Did God create everything recently but make it appear old?

One way to resolve the apparent conflict between the Bible and science is to say that the world merely looks old. Perhaps God created it 6,000 years ago, but made it look millions and billions of years old. While God certainly has it in his power to do this, this view raises a theological challenge for the Christian: it makes God out to be a deceiver. It would have God revealing things in the universe that are contrary to what he reveals in the Bible. The lie would be not just in a few places, but embedded in galaxies, in stars, in rocks and fossils, and in our very DNA. If we trust that “The heavens declare the glory of God”, we have to trust that they truthfully declare the history by which God made them.

 

How do randomness and chance align with belief in God's sovereignty and purpose?

Evolution includes random factors in both genetic mutation and natural selection. In popular usage, “random” often means “without purpose.” Some atheists have described evolution as proceeding by “blind, purposeless chance.” But to scientists, “chance” simply means unpredictability. God could choose to use random, unpredictable processes to accomplish his purposes in creation.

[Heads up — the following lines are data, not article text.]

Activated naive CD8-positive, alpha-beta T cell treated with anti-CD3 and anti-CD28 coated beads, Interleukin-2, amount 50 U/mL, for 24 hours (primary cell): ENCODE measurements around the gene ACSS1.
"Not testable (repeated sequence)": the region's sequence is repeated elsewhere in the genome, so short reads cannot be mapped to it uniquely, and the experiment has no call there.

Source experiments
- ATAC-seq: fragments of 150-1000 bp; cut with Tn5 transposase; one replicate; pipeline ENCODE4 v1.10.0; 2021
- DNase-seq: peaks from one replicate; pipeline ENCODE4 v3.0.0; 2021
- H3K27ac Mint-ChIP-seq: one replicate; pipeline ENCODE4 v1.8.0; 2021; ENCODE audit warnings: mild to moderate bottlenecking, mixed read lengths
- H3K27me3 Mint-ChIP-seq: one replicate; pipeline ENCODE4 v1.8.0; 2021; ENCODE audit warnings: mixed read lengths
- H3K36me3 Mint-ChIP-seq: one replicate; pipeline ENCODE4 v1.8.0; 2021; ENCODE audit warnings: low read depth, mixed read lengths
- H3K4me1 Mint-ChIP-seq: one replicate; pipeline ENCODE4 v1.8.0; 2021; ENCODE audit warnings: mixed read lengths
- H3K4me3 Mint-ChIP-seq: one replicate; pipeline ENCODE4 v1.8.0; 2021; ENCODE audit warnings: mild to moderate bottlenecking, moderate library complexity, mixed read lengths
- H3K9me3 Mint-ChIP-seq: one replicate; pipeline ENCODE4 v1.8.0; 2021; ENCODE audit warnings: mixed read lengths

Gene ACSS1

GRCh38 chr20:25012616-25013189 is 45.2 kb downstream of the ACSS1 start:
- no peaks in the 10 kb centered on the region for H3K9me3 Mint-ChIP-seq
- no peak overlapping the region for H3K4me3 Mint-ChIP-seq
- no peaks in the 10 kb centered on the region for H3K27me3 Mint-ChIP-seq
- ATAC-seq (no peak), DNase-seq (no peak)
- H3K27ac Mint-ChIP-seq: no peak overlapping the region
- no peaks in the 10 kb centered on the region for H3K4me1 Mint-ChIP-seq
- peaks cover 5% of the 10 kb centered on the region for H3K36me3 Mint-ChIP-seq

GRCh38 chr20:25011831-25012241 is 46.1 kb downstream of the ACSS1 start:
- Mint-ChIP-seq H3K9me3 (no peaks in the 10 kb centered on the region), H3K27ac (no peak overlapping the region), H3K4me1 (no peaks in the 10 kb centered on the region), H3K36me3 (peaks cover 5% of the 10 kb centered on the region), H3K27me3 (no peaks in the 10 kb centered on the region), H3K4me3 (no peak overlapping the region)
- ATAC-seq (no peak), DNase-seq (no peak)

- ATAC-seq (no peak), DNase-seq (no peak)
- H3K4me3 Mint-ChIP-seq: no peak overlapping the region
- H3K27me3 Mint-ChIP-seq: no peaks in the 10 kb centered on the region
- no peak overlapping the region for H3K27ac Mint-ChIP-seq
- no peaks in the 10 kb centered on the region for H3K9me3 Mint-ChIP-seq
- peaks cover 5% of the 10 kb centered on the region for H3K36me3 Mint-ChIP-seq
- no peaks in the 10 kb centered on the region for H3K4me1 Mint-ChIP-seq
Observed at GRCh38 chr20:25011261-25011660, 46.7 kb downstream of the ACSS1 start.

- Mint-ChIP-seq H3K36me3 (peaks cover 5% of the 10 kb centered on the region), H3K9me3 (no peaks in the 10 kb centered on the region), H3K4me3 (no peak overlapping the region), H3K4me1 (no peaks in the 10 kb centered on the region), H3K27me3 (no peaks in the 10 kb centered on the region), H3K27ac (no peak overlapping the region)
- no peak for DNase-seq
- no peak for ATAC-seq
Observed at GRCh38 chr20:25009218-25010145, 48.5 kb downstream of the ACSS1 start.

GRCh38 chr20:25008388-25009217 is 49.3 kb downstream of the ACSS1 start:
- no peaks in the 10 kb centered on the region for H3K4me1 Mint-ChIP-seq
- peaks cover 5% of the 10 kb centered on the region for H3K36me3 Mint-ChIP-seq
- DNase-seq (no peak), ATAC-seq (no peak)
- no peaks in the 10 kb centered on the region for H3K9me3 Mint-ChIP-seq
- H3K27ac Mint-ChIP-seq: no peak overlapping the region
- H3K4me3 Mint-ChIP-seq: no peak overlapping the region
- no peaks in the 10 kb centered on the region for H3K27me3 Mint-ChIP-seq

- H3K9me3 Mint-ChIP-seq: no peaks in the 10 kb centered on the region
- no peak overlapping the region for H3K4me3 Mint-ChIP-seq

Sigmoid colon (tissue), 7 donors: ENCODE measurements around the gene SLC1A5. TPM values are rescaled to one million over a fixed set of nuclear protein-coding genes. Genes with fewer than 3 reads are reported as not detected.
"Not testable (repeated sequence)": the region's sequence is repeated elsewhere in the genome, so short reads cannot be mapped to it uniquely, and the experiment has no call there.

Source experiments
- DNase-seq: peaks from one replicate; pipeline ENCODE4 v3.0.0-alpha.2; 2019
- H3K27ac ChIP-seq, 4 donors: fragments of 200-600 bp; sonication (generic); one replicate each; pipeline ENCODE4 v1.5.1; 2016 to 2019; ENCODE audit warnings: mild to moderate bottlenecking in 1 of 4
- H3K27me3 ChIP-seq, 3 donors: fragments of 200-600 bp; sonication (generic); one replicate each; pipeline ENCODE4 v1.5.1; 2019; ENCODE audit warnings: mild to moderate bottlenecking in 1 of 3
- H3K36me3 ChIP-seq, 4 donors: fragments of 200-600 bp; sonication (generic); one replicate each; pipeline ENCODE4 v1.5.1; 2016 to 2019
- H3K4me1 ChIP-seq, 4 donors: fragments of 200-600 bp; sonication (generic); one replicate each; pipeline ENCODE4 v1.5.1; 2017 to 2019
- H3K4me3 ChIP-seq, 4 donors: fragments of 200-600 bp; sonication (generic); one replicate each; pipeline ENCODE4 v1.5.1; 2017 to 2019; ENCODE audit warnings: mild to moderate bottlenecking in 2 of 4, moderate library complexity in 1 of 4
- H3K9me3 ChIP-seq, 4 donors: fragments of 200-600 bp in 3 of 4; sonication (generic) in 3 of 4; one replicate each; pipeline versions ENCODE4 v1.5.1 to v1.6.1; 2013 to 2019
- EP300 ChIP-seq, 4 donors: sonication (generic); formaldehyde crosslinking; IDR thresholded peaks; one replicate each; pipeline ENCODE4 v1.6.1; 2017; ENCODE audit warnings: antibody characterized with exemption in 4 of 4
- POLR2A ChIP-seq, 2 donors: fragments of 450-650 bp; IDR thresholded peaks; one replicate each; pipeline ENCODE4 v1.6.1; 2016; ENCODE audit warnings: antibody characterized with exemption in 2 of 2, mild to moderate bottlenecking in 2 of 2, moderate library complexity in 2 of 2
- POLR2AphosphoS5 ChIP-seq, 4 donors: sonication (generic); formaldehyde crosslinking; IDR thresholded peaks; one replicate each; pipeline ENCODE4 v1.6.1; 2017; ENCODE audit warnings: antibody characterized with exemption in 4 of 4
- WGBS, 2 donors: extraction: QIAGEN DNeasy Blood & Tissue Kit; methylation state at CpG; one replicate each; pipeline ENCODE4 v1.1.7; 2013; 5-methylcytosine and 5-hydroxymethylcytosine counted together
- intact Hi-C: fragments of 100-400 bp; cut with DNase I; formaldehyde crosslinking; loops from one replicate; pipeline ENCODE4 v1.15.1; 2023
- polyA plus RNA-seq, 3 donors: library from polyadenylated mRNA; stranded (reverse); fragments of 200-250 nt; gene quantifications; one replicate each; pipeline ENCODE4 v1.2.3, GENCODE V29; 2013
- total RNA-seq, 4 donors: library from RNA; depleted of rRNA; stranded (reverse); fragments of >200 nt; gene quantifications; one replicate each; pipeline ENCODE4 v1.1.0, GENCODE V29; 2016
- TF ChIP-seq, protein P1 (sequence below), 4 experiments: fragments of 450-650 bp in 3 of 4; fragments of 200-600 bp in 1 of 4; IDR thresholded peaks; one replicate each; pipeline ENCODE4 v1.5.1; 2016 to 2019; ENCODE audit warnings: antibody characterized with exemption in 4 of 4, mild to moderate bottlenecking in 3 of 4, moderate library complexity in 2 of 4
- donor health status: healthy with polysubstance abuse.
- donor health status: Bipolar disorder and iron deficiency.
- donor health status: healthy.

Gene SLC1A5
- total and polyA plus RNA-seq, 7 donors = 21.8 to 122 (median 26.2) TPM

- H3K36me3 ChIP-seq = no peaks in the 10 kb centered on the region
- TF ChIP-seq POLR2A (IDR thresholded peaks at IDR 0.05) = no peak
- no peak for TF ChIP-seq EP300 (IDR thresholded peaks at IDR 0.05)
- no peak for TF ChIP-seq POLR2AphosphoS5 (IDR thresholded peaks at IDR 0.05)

What role could God have in evolution?

Given that evolution accounts for the diversity of present life, it might seem as if God plays no role in the process. But our modern understanding of physical laws, combined with a proper understanding of God’s relationship to time, can be synthesized into a robust Christian worldview.

 

Is there room in evolutionary creation to believe in miracles?

God acts in more than one way in the natural world. God sustains the regular patterns of the physical world, but sometimes chooses to act outside of those patterns. God’s regular patterns are what scientists describe as natural laws (like gravity or photosynthesis). God’s actions outside those patterns are usually called supernatural actions or miracles (like raising someone from the dead). Evolutionary creationists believe in the miracles of the Bible and that God can do miracles today. Evolutionary creationists also believe that God is just as involved in the regular patterns of the universe as in miracles.